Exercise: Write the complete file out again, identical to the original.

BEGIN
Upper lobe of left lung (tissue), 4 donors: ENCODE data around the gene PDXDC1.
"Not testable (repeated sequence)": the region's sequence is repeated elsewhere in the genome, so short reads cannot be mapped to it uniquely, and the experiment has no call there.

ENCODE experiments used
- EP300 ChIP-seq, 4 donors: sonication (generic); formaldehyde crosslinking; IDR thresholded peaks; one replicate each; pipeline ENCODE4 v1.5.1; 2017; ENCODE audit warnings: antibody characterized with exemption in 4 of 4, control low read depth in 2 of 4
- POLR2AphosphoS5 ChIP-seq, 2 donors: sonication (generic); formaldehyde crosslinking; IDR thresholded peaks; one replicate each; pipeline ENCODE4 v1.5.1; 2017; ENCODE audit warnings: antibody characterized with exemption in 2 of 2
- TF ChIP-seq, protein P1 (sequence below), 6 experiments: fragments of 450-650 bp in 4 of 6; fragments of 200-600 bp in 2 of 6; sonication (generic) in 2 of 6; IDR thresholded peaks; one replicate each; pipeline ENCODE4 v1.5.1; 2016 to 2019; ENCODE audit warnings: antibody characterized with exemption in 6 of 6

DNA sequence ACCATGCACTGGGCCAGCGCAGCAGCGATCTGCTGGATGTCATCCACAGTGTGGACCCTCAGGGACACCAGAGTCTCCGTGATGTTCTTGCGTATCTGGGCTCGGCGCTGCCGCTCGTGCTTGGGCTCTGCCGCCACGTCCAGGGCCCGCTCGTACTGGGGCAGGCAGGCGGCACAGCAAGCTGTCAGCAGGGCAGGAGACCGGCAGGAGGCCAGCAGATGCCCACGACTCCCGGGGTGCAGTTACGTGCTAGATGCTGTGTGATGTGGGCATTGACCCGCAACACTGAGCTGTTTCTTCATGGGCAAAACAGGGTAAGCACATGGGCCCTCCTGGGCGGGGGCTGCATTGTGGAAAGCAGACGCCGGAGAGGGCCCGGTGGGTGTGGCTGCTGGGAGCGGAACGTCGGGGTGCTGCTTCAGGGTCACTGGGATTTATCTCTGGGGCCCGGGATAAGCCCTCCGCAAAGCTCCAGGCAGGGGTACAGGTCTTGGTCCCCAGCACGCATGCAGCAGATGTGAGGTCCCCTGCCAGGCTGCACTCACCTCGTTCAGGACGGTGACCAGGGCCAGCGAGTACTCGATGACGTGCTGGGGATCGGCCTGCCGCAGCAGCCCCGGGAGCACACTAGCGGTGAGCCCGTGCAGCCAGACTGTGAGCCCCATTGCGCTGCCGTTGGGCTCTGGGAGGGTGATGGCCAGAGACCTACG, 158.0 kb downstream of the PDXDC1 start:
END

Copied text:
Upper lobe of left lung (tissue), 4 donors: ENCODE data around the gene PDXDC1.
"Not testable (repeated sequence)": the region's sequence is repeated elsewhere in the genome, so short reads cannot be mapped to it uniquely, and the experiment has no call there.

ENCODE experiments used
- EP300 ChIP-seq, 4 donors: sonication (generic); formaldehyde crosslinking; IDR thresholded peaks; one replicate each; pipeline ENCODE4 v1.5.1; 2017; ENCODE audit warnings: antibody characterized with exemption in 4 of 4, control low read depth in 2 of 4
- POLR2AphosphoS5 ChIP-seq, 2 donors: sonication (generic); formaldehyde crosslinking; IDR thresholded peaks; one replicate each; pipeline ENCODE4 v1.5.1; 2017; ENCODE audit warnings: antibody characterized with exemption in 2 of 2
- TF ChIP-seq, protein P1 (sequence below), 6 experiments: fragments of 450-650 bp in 4 of 6; fragments of 200-600 bp in 2 of 6; sonication (generic) in 2 of 6; IDR thresholded peaks; one replicate each; pipeline ENCODE4 v1.5.1; 2016 to 2019; ENCODE audit warnings: antibody characterized with exemption in 6 of 6

DNA sequence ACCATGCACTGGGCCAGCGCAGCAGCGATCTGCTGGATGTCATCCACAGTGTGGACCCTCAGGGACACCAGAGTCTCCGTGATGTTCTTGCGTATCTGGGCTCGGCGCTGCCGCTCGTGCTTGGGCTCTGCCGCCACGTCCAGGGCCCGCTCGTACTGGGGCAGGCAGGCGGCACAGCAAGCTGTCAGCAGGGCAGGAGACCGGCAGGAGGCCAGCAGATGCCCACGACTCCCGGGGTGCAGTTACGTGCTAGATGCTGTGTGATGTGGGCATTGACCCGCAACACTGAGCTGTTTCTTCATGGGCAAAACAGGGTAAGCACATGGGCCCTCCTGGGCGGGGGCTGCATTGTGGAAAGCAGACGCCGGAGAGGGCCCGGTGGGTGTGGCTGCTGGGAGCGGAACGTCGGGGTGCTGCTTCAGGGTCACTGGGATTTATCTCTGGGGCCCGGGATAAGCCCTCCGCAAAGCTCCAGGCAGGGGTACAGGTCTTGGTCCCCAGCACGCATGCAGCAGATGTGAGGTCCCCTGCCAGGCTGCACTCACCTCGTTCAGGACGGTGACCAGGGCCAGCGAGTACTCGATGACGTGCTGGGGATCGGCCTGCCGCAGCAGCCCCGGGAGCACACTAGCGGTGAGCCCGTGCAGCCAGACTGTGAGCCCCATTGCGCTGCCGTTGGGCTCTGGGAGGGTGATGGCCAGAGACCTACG, 158.0 kb downstream of the PDXDC1 start: